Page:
It seems appropriate that John Quincy Adams is haunting the Capitol rather than the White House since he was a member of the Congress for 8 terms after his presidency!  Before the Statuary Hall became the display location for Lifesize statues of famous statemen from American history, it was the chamber for the House of Representative.  There is a brass tablet set in the floor to mark where John Quincy Adams’ desk was located.  It was here that Adams suffered a stroke in 1848 while voting against honoring the generals who had won the Mexican American War.  He was carried to the Speakers Lobby (which is now the Lindy Boggs Reading Room) where he died but he lives on as a ghost in the Statuary Hall, where he is seen giving speeches or voting No!   Just to add to the creepiness, the sofa in the Lindy Boggs reading room is supposed to be the same sofa on which John Quincy Adams died!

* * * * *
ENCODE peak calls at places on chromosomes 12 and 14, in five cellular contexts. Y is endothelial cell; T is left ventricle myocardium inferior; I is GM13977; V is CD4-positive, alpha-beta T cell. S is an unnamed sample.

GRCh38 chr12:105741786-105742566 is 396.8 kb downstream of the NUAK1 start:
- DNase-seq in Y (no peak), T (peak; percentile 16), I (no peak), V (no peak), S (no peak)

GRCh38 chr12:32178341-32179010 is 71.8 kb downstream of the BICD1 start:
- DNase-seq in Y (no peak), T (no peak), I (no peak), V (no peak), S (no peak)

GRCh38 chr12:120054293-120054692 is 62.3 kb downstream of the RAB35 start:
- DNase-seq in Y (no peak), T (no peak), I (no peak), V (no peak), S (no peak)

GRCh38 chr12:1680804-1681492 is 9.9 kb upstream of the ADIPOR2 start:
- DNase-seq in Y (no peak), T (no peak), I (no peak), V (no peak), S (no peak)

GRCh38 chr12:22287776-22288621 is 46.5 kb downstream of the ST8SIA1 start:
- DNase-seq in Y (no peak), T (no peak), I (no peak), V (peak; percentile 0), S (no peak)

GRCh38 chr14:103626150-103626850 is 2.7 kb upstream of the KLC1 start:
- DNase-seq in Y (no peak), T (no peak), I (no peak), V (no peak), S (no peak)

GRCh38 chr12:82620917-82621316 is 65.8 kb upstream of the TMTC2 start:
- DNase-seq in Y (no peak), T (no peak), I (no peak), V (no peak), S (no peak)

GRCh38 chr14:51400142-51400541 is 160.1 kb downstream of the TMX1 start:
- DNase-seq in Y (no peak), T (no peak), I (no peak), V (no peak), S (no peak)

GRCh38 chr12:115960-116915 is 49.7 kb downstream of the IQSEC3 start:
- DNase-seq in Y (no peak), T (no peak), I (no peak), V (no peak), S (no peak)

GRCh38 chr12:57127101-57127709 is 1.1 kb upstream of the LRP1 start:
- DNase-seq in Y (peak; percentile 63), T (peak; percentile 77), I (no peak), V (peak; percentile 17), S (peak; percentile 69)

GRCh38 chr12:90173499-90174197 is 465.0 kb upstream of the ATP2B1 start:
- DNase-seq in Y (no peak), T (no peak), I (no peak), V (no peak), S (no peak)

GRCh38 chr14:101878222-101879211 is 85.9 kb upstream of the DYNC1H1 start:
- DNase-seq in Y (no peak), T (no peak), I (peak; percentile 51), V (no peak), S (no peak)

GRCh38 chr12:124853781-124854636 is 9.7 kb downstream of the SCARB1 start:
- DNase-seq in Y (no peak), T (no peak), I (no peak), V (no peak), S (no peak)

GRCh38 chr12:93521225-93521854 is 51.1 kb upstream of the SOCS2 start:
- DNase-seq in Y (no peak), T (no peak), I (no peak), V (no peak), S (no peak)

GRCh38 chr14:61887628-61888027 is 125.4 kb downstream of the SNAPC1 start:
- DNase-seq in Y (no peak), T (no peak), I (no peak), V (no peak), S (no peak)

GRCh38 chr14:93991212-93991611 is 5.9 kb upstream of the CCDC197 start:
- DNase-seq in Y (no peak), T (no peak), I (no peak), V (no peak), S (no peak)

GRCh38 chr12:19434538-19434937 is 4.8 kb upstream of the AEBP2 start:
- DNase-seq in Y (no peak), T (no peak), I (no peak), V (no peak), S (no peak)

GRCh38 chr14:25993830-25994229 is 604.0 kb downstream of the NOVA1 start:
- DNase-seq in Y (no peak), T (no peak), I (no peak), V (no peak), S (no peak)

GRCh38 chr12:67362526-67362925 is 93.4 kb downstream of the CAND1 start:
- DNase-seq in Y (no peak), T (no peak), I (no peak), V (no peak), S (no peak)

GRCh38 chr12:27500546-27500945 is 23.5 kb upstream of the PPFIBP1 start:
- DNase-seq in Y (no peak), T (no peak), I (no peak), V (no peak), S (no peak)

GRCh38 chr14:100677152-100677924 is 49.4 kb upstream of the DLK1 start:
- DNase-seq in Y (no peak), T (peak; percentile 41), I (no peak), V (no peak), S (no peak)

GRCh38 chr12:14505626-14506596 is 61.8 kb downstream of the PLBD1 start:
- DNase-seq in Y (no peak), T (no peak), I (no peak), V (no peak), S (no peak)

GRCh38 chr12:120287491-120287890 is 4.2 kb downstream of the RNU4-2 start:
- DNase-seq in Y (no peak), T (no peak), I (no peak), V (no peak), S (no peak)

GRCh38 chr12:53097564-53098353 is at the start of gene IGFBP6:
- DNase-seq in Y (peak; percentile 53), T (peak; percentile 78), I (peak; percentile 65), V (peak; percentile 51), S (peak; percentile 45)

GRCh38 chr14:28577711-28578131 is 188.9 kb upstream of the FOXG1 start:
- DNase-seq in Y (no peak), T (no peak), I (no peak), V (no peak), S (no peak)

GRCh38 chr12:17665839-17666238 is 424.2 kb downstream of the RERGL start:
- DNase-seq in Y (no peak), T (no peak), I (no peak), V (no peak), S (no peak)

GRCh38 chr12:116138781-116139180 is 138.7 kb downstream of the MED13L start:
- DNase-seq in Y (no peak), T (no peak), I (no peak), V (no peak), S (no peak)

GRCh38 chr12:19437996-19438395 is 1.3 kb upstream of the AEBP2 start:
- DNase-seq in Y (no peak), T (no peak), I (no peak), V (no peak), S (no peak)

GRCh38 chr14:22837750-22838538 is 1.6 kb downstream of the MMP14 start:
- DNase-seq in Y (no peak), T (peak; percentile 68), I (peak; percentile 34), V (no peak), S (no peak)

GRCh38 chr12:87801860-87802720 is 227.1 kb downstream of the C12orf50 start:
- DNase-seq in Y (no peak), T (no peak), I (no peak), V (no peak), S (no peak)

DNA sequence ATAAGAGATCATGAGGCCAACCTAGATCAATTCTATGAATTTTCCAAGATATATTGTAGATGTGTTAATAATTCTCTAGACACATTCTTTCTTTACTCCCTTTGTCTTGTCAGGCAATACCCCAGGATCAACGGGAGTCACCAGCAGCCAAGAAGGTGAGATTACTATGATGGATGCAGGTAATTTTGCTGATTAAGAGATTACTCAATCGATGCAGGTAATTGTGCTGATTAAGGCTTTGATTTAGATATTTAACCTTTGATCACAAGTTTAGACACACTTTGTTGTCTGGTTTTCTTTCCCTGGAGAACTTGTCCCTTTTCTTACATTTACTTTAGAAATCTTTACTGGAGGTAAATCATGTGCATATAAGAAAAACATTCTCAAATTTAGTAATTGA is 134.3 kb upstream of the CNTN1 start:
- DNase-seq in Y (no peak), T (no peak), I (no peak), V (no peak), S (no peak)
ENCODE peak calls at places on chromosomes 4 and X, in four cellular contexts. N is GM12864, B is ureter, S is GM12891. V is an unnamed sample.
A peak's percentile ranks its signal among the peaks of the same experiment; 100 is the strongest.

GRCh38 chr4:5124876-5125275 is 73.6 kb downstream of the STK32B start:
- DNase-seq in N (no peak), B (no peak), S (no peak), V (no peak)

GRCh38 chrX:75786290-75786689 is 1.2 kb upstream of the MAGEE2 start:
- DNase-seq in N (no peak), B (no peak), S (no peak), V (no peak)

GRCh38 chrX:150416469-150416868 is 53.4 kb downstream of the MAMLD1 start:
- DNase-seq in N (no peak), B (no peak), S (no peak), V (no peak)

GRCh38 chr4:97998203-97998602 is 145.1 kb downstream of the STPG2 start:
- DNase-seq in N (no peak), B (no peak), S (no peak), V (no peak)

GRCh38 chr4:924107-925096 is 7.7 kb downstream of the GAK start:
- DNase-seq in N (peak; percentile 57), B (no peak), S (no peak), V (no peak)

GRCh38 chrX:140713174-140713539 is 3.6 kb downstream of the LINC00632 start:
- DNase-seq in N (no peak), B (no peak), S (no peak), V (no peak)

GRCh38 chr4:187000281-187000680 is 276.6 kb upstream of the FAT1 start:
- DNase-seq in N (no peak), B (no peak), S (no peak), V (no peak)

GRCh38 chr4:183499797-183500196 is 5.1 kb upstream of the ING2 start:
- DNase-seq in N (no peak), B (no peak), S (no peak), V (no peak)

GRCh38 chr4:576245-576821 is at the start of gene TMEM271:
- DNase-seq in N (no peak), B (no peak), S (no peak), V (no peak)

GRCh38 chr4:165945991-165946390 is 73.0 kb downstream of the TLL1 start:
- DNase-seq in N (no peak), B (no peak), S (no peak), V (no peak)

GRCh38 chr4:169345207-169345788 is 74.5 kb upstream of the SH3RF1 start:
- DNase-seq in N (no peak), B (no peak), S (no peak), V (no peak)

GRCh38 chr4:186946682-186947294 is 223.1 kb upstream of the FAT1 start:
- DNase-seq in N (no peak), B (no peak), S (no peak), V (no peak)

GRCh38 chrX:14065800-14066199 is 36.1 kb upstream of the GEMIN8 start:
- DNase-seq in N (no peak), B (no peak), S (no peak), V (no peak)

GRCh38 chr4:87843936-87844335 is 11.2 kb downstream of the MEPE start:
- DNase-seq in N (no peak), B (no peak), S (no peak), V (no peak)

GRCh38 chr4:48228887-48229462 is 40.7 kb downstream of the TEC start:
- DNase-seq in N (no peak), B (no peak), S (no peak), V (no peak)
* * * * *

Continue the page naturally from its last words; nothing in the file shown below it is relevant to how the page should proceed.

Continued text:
Statuary Hall Soldier

In 1862 the Capitol was used to store supplies and to provide medical treatment administered was done was the Capitol Building. More than 1000 cots were placed in the Rotunda for wounded soldiers.   At least one soldier underwent surgery to remove a bullet buried deep within his chest and died on the operating table beneath the Capitol Rotunda.  Congressional staffers say  that the wailing of the soldier can still be heard late at night in Statuary Hall, and some have even claimed to have seen him wandering the hall in the front of the Rotunda, still clothed in his army uniform. One staffer in the 1970’s claimed to hear a soft moaning drifting from Rotunda as his Member was being interviewed in Statuary Hall. The staffer left the interview to investigate and again heard the moaning when, out of the corner of his eye, he thought he saw a man in a navy blue military uniform walk across the front entrance of the Rotunda and disappear.  Other staffers claim to see the soldier walking among the shadows of the statutes in Statuary Hall!